Recently an article in Marketplace http://www.marketplace.org * noted: "We can actually take the sickest and most complicated patients, go to their bedside, go to their home, go with them to their appointments and help them for about 90 days and dramatically improve outcomes and reduce cost…"
“That’s the theory anyway. Like many ideas when it comes to treating the sickest patients, there’s little data to back up that it works.”
“Helping lower costs and improve care for the super-utilizers is one of the most pressing policy questions in healthcare today. And given its importance, there is a striking lack of data in the field.”
People like to call randomized controlled trials (RCTs) the gold standard of scientific testing because two groups are randomly assigned – one gets the treatment, while the other doesn’t – and researchers closely monitor differences. But a 2012 British Medical Journal article found over the last 25 years, a total of six RCTs have focused on care delivery for super-utilizers.”
“Every major health insurance company – Medicare and Medicaid, too – has spent billions on programs for super-utilizers. The absence of rigorous evidence raises the question: Is all this effort built on health policy quicksand?”
“Healthcare has benefitted from the fact that you don’t understand it. It’s a bit of an art, and it hasn’t been a science….You made money in healthcare by putting a banner outside your building saying you are a top something without having to justify whether you really are top at whatever you do.”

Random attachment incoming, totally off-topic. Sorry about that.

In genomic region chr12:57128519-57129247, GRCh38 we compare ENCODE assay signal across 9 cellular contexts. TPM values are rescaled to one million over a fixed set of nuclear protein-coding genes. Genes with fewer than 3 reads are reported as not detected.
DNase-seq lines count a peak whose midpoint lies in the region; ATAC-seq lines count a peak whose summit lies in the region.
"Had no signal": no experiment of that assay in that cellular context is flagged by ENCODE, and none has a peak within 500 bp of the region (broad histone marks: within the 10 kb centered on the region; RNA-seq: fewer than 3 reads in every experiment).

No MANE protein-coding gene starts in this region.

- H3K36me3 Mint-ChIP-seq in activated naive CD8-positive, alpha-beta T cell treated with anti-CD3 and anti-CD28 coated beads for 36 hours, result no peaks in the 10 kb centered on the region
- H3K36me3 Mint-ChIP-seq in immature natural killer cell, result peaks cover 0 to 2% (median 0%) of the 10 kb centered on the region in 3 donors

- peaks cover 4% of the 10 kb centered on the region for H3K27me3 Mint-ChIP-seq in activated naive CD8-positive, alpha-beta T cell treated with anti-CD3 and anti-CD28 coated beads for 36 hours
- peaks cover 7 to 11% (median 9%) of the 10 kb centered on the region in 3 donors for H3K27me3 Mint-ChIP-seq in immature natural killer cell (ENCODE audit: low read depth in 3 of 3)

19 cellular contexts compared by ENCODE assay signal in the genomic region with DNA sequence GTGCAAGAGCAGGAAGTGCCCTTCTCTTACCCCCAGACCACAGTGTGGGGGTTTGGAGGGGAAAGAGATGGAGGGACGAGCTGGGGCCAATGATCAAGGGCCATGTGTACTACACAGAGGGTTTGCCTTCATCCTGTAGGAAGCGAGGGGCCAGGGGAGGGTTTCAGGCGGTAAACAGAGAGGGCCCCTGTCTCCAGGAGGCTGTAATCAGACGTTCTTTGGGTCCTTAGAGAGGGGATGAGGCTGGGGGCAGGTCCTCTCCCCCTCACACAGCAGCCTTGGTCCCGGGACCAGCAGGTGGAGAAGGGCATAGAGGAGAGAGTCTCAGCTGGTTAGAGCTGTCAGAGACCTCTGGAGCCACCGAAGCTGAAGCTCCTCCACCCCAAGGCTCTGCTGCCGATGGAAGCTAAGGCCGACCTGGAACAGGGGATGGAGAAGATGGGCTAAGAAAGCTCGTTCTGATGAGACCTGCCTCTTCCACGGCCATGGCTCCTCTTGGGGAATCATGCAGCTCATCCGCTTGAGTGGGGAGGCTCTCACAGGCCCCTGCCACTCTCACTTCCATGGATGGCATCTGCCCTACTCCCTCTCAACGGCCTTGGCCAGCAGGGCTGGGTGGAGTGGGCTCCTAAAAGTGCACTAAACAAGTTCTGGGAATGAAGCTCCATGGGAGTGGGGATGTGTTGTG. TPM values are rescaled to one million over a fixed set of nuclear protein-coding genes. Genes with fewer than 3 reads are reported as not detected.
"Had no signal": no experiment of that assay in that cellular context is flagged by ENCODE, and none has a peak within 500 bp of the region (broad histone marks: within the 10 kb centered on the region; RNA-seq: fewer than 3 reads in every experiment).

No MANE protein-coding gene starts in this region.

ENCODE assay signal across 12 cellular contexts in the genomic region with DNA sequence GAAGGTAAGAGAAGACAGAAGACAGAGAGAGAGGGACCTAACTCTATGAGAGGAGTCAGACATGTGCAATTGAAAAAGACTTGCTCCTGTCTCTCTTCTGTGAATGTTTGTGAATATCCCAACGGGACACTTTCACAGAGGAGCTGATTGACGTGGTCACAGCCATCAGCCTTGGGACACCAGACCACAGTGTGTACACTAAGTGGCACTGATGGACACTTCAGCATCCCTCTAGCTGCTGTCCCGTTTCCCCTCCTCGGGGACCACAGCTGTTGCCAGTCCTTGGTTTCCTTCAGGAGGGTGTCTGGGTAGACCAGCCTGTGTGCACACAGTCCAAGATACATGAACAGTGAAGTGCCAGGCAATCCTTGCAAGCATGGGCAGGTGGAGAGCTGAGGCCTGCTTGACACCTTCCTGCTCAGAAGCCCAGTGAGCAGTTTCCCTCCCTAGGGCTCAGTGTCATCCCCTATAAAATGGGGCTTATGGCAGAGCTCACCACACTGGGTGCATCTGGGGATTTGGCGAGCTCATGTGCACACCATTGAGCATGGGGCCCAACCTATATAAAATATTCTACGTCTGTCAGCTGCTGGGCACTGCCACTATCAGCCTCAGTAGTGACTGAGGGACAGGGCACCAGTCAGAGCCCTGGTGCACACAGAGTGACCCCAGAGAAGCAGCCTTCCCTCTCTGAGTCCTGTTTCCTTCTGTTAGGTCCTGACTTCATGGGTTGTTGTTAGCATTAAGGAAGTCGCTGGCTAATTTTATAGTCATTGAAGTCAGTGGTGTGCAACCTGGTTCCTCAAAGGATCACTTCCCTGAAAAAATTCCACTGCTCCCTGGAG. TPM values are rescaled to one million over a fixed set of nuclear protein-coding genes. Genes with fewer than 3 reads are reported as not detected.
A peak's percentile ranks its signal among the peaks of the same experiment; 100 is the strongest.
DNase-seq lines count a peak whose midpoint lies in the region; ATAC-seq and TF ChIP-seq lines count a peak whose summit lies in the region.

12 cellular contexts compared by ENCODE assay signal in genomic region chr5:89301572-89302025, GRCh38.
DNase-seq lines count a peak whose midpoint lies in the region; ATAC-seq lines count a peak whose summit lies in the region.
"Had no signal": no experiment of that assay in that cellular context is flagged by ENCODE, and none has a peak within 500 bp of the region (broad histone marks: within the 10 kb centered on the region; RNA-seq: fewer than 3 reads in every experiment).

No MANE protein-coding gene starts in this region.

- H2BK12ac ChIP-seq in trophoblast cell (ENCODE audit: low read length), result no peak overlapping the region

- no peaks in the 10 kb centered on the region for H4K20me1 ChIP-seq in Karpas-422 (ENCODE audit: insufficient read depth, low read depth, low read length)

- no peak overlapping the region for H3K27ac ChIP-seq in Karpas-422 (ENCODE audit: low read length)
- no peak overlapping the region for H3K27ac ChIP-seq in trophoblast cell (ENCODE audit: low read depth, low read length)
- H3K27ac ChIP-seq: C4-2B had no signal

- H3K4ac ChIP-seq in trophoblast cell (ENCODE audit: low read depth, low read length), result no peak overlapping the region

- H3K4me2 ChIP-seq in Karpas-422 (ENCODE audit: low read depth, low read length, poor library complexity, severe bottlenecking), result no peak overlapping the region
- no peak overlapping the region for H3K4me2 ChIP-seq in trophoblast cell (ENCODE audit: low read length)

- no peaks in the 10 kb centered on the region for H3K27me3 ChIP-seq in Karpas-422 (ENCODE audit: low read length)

“....it’s too easy – and frankly, wrong – to say the main reason doctors avoid these rigorous studies is because they’re afraid to lose money and status. He said doctors aren’t immune from the very human trap of being sure their own ideas are right. …. psychologists call it confirmation bias. …“Everything you see is filtered through your hopes, your expectations and your pre-existing beliefs…” “Providers have a lot more incentive now than they use to,” she said. “They have much more skin in the game.”
* to read the full Marketplace article “Using data to treat the sickest and most expensive patients” by Jessica Kourkounis , highlight and click on open hyperlinkhttp://www.marketplace.org/topics/health-care/diagnosis-camden/using-data-treat-sickest-and-most-expensive-patients?utm_campaign=KHN%3A+Daily+Health+Policy+Report&utm_source=hs_email&utm_medium=email&utm_content=12602330&_hsenc=p2ANqtz-80fSnkOFukvy4pilVWU-S1rioNrPvot0RSmbytq_m0-gljXSPA423gUuTJsbTSUQ8apjvM6ahCTKz_F12HMoTmuJoZbcrT1OhTBuwFuanexZJ2M6U&_hsmi=12602330
Doctor, Did You Wash Your Hands? ™ provides information to consumers on understanding, managing and navigating health care options.
Jonathan M. Metsch, Dr.P.H., is Clinical Professor, Preventive Medicine, Icahn School of Medicine at Mount Sinai; and Adjunct Professor, Baruch College ( C.U.N.Y.), Rutgers School of Public Health, and Rutgers School of Public Affairs and Administration.
This blog shares general information about understanding and navigating the health care system. For specific medical advice about your own problems, issues and options talk to your personal physician.